5 Cheese & Cocktail Pairings To Try While It’s Still Summer
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5 Cheese & Cocktail Pairings To Try This Summer

Editor’s note: This post was updated on June 2, 2021.

When it comes to pairing cheeses with beverages, cocktails aren’t usually the first (or second) choice that comes to mind, which is a shame in my opinion. A well-made cocktail is every bit as complex and food-friendly as wine or beer. With the craft cocktail culture thriving, it’s easier than ever to create pairings that are sure to please.

Here are five cheese and cocktail pairings to try while it’s still summer.

summer cocktails

Herbed goat cheese with a classic gin & tonic.

1. Chèvre with a Gin & Tonic

Few cocktails embrace warm days quite like a gin & tonic. Add a splash of tonic water and a citrus wedge and soak in the sun. Gin’s bright personality is a perfect partner for goat cheese, especially fresh versions. The lactic tang of a young chèvre keeps the pairing breezy.

Blue Ledge Farm’s Crottina from Vermont has a hint of saltiness that’s just enough to smooth out the cocktail’s dryness a bit. Or try Chevrot, a dense and cakey cheese from the Loire Valley in France. Younger versions have a subtle herb flavor, perfect for coaxing out the botanicals in the gin.

To really emphasize the soft herbaceousness of gin, choose a chèvre coated in fresh herbs. Vermont Creamery makes a delicious version coated in Herbes de Provence. (To make your own, simply press fresh herbs like tarragon or savory into your favorite fresh goat cheese and let it sit for a couple hours. The aromas alone are worth the effort.) Make sure to use a Plymouth-style gin, which tends to be a little bit sweeter and earthier than its London Dry-style counterparts. Don’t skimp on the tonic water, either, and use the good stuff.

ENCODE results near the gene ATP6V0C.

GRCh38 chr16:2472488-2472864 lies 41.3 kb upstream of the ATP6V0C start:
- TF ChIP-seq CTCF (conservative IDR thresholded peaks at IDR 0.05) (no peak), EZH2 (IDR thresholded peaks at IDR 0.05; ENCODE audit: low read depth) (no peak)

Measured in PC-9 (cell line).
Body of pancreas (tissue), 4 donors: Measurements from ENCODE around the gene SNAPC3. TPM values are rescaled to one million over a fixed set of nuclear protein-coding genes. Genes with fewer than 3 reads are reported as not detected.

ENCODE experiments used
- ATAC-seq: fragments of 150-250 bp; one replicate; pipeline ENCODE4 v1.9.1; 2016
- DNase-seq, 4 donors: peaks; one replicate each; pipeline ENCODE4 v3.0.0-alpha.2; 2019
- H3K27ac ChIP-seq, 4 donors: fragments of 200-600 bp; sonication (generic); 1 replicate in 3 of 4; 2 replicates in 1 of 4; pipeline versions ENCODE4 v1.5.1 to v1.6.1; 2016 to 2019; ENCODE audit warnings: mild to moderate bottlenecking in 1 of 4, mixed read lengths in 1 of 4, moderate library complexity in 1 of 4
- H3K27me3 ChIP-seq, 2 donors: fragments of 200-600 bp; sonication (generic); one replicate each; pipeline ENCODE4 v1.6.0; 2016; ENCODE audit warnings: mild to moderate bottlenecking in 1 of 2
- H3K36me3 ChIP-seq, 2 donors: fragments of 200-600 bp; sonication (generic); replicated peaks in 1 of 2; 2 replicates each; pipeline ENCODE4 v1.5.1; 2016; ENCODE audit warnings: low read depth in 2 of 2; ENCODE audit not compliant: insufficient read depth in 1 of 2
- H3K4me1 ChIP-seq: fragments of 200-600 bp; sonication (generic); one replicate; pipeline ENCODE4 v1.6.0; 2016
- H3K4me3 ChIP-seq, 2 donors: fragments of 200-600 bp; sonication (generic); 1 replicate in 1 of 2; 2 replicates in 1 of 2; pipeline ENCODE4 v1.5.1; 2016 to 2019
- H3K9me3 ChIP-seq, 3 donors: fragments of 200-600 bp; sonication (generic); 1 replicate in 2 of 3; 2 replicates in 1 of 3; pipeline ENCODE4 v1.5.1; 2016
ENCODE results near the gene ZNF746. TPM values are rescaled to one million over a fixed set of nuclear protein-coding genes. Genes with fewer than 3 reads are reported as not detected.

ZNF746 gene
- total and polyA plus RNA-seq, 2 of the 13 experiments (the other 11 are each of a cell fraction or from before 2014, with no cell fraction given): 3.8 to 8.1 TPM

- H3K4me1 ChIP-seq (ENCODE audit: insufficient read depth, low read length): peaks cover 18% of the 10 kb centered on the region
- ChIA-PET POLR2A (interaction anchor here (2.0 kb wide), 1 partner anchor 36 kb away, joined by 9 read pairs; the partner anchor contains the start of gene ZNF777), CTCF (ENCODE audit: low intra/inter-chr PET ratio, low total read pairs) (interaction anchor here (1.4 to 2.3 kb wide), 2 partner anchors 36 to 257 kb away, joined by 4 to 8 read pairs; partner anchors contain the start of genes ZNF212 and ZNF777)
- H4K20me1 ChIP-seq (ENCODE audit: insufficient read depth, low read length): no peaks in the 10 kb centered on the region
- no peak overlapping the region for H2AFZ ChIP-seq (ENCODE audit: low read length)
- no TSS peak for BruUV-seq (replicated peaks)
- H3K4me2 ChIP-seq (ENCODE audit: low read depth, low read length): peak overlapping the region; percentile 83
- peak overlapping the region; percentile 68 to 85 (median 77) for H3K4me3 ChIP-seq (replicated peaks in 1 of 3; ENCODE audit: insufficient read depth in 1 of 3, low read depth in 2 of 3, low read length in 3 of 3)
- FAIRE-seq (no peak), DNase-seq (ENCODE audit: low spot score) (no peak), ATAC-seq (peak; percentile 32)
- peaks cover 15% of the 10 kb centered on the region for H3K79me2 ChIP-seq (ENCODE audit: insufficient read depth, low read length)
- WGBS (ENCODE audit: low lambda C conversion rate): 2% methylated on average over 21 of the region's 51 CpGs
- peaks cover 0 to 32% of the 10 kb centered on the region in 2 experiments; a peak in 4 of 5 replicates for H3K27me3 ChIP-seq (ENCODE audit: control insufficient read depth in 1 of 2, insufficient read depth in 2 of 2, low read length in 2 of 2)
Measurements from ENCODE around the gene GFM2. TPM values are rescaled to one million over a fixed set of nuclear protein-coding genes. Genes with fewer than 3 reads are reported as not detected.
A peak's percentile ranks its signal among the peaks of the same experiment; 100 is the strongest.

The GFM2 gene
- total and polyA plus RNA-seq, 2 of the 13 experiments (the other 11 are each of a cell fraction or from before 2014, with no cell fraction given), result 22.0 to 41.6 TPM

Brillat-Savarin from France

2. Triple Cream with a Banana Daiquiri

Not all rum drinks have to drown in pineapple or guava juice. The butt of many alcoholic jokes, banana daiquiris are actually elegant and refreshing cocktails. To be clear, I am not talking about frozen daiquiris—those kitschy drinks are way too sweet and completely overpower a cheese.

Go with the classic Cuban concoction. The simple combination of aged rum, citrus juice, and sweetener can be served over ice, or shaken and poured straight up into a cocktail glass. Aged rums have more sweetness and body than their unaged counterparts. Their flavors are far more intriguing, often showing vanilla, spices, and even smoke.

The balance of sweet and sour can be sublime for cutting through a buttery, rich, and salty triple cream cheese. Think Brillat-Savarin from France or Nettle Meadow Farm’s opulent Kunik. With fat contents hovering around 75 percent, these cheeses are all about pleasure, but the daiquiri lends a little balance.  

Add crème de banane to give this cocktail a touch of sweet earthiness that will frame the delicate notes of mushroom often found in the rind of these cheeses, especially versions with a little age.

Manchego with Margaritas

3. Manchego with Margaritas

Years ago I lived in Mexico for a spell, mostly to eat amazing street food and drink a lot. While there, an elderly gentleman showed me his way to make a margarita and I’ve never looked back. It’s hands-down the tastiest, most refreshing summer sipper I know. That night he served it with … Manchego.